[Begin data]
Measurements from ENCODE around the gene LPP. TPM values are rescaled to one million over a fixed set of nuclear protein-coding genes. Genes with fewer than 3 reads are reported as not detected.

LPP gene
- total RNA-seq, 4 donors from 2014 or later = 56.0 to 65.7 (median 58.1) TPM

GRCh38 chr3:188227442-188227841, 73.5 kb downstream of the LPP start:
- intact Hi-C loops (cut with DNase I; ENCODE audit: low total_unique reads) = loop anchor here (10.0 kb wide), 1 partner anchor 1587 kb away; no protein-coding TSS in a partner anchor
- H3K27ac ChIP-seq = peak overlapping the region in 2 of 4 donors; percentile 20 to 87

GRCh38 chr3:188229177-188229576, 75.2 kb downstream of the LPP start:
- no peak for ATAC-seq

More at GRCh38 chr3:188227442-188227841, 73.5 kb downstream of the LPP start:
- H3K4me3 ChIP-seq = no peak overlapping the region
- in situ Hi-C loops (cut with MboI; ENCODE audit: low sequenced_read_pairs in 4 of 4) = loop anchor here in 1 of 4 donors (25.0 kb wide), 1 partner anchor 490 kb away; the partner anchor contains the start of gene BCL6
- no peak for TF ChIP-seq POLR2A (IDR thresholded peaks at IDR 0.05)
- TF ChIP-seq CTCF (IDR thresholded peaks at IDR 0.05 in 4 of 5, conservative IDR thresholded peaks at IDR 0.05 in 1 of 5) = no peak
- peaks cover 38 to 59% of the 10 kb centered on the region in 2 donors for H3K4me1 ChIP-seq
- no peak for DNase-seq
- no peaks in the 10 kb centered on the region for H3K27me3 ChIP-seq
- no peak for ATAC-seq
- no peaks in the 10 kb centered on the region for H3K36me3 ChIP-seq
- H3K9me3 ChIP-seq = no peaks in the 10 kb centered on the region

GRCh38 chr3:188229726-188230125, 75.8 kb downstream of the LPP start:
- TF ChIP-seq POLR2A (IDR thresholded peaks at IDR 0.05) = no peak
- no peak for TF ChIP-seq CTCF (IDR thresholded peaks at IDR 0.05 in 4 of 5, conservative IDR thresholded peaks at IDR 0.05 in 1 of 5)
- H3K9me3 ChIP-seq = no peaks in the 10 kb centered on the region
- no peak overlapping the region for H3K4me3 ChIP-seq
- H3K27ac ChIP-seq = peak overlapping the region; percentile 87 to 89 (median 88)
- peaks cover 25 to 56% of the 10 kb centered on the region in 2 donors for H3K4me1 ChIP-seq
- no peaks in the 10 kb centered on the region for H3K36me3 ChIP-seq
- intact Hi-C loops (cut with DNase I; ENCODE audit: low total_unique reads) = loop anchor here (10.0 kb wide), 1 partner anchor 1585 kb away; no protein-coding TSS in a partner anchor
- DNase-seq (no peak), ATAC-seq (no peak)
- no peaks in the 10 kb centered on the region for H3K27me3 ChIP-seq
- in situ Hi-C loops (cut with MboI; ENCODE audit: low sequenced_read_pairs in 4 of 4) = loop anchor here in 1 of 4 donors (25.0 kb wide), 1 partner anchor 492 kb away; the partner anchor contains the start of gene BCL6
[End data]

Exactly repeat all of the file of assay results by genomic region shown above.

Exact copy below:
Measurements from ENCODE around the gene LPP. TPM values are rescaled to one million over a fixed set of nuclear protein-coding genes. Genes with fewer than 3 reads are reported as not detected.

LPP gene
- total RNA-seq, 4 donors from 2014 or later = 56.0 to 65.7 (median 58.1) TPM

GRCh38 chr3:188227442-188227841, 73.5 kb downstream of the LPP start:
- intact Hi-C loops (cut with DNase I; ENCODE audit: low total_unique reads) = loop anchor here (10.0 kb wide), 1 partner anchor 1587 kb away; no protein-coding TSS in a partner anchor
- H3K27ac ChIP-seq = peak overlapping the region in 2 of 4 donors; percentile 20 to 87

GRCh38 chr3:188229177-188229576, 75.2 kb downstream of the LPP start:
- no peak for ATAC-seq

More at GRCh38 chr3:188227442-188227841, 73.5 kb downstream of the LPP start:
- H3K4me3 ChIP-seq = no peak overlapping the region
- in situ Hi-C loops (cut with MboI; ENCODE audit: low sequenced_read_pairs in 4 of 4) = loop anchor here in 1 of 4 donors (25.0 kb wide), 1 partner anchor 490 kb away; the partner anchor contains the start of gene BCL6
- no peak for TF ChIP-seq POLR2A (IDR thresholded peaks at IDR 0.05)
- TF ChIP-seq CTCF (IDR thresholded peaks at IDR 0.05 in 4 of 5, conservative IDR thresholded peaks at IDR 0.05 in 1 of 5) = no peak
- peaks cover 38 to 59% of the 10 kb centered on the region in 2 donors for H3K4me1 ChIP-seq
- no peak for DNase-seq
- no peaks in the 10 kb centered on the region for H3K27me3 ChIP-seq
- no peak for ATAC-seq
- no peaks in the 10 kb centered on the region for H3K36me3 ChIP-seq
- H3K9me3 ChIP-seq = no peaks in the 10 kb centered on the region

GRCh38 chr3:188229726-188230125, 75.8 kb downstream of the LPP start:
- TF ChIP-seq POLR2A (IDR thresholded peaks at IDR 0.05) = no peak
- no peak for TF ChIP-seq CTCF (IDR thresholded peaks at IDR 0.05 in 4 of 5, conservative IDR thresholded peaks at IDR 0.05 in 1 of 5)
- H3K9me3 ChIP-seq = no peaks in the 10 kb centered on the region
- no peak overlapping the region for H3K4me3 ChIP-seq
- H3K27ac ChIP-seq = peak overlapping the region; percentile 87 to 89 (median 88)
- peaks cover 25 to 56% of the 10 kb centered on the region in 2 donors for H3K4me1 ChIP-seq
- no peaks in the 10 kb centered on the region for H3K36me3 ChIP-seq
- intact Hi-C loops (cut with DNase I; ENCODE audit: low total_unique reads) = loop anchor here (10.0 kb wide), 1 partner anchor 1585 kb away; no protein-coding TSS in a partner anchor
- DNase-seq (no peak), ATAC-seq (no peak)
- no peaks in the 10 kb centered on the region for H3K27me3 ChIP-seq
- in situ Hi-C loops (cut with MboI; ENCODE audit: low sequenced_read_pairs in 4 of 4) = loop anchor here in 1 of 4 donors (25.0 kb wide), 1 partner anchor 492 kb away; the partner anchor contains the start of gene BCL6